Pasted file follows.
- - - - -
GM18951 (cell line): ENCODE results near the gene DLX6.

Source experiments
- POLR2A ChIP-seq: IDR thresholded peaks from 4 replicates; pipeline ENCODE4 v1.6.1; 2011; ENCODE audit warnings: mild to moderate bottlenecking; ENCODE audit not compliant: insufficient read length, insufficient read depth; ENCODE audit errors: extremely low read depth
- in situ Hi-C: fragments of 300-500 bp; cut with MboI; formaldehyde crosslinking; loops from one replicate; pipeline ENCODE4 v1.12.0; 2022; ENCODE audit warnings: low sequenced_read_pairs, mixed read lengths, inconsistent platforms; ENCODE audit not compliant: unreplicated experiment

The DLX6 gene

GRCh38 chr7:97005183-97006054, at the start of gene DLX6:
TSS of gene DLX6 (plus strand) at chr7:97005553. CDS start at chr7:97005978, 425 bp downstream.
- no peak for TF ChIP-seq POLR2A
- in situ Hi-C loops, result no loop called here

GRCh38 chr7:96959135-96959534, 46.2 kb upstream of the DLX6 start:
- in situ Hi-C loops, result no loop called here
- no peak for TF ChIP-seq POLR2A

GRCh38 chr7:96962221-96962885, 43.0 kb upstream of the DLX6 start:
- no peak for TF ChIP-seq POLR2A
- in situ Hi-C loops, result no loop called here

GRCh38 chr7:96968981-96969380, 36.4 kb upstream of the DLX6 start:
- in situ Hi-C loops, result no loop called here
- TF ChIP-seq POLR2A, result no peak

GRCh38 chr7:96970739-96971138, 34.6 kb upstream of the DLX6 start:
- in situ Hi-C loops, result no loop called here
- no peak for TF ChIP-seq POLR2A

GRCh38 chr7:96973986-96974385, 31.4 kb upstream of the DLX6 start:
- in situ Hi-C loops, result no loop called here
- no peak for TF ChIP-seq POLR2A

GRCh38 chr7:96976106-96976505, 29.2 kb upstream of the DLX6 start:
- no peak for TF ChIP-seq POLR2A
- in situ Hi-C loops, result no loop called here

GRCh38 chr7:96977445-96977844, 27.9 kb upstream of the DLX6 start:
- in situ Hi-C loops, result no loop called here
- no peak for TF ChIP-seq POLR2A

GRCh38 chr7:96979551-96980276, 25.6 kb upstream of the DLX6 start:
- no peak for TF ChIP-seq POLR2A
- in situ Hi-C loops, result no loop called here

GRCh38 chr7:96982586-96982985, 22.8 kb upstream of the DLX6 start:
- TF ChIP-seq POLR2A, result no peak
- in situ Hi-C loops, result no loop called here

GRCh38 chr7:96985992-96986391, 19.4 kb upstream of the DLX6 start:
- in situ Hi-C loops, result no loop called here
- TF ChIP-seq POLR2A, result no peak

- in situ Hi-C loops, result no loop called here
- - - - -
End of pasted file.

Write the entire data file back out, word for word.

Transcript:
GM18951 (cell line): ENCODE results near the gene DLX6.

Source experiments
- POLR2A ChIP-seq: IDR thresholded peaks from 4 replicates; pipeline ENCODE4 v1.6.1; 2011; ENCODE audit warnings: mild to moderate bottlenecking; ENCODE audit not compliant: insufficient read length, insufficient read depth; ENCODE audit errors: extremely low read depth
- in situ Hi-C: fragments of 300-500 bp; cut with MboI; formaldehyde crosslinking; loops from one replicate; pipeline ENCODE4 v1.12.0; 2022; ENCODE audit warnings: low sequenced_read_pairs, mixed read lengths, inconsistent platforms; ENCODE audit not compliant: unreplicated experiment

The DLX6 gene

GRCh38 chr7:97005183-97006054, at the start of gene DLX6:
TSS of gene DLX6 (plus strand) at chr7:97005553. CDS start at chr7:97005978, 425 bp downstream.
- no peak for TF ChIP-seq POLR2A
- in situ Hi-C loops, result no loop called here

GRCh38 chr7:96959135-96959534, 46.2 kb upstream of the DLX6 start:
- in situ Hi-C loops, result no loop called here
- no peak for TF ChIP-seq POLR2A

GRCh38 chr7:96962221-96962885, 43.0 kb upstream of the DLX6 start:
- no peak for TF ChIP-seq POLR2A
- in situ Hi-C loops, result no loop called here

GRCh38 chr7:96968981-96969380, 36.4 kb upstream of the DLX6 start:
- in situ Hi-C loops, result no loop called here
- TF ChIP-seq POLR2A, result no peak

GRCh38 chr7:96970739-96971138, 34.6 kb upstream of the DLX6 start:
- in situ Hi-C loops, result no loop called here
- no peak for TF ChIP-seq POLR2A

GRCh38 chr7:96973986-96974385, 31.4 kb upstream of the DLX6 start:
- in situ Hi-C loops, result no loop called here
- no peak for TF ChIP-seq POLR2A

GRCh38 chr7:96976106-96976505, 29.2 kb upstream of the DLX6 start:
- no peak for TF ChIP-seq POLR2A
- in situ Hi-C loops, result no loop called here

GRCh38 chr7:96977445-96977844, 27.9 kb upstream of the DLX6 start:
- in situ Hi-C loops, result no loop called here
- no peak for TF ChIP-seq POLR2A

GRCh38 chr7:96979551-96980276, 25.6 kb upstream of the DLX6 start:
- no peak for TF ChIP-seq POLR2A
- in situ Hi-C loops, result no loop called here

GRCh38 chr7:96982586-96982985, 22.8 kb upstream of the DLX6 start:
- TF ChIP-seq POLR2A, result no peak
- in situ Hi-C loops, result no loop called here

GRCh38 chr7:96985992-96986391, 19.4 kb upstream of the DLX6 start:
- in situ Hi-C loops, result no loop called here
- TF ChIP-seq POLR2A, result no peak

- in situ Hi-C loops, result no loop called here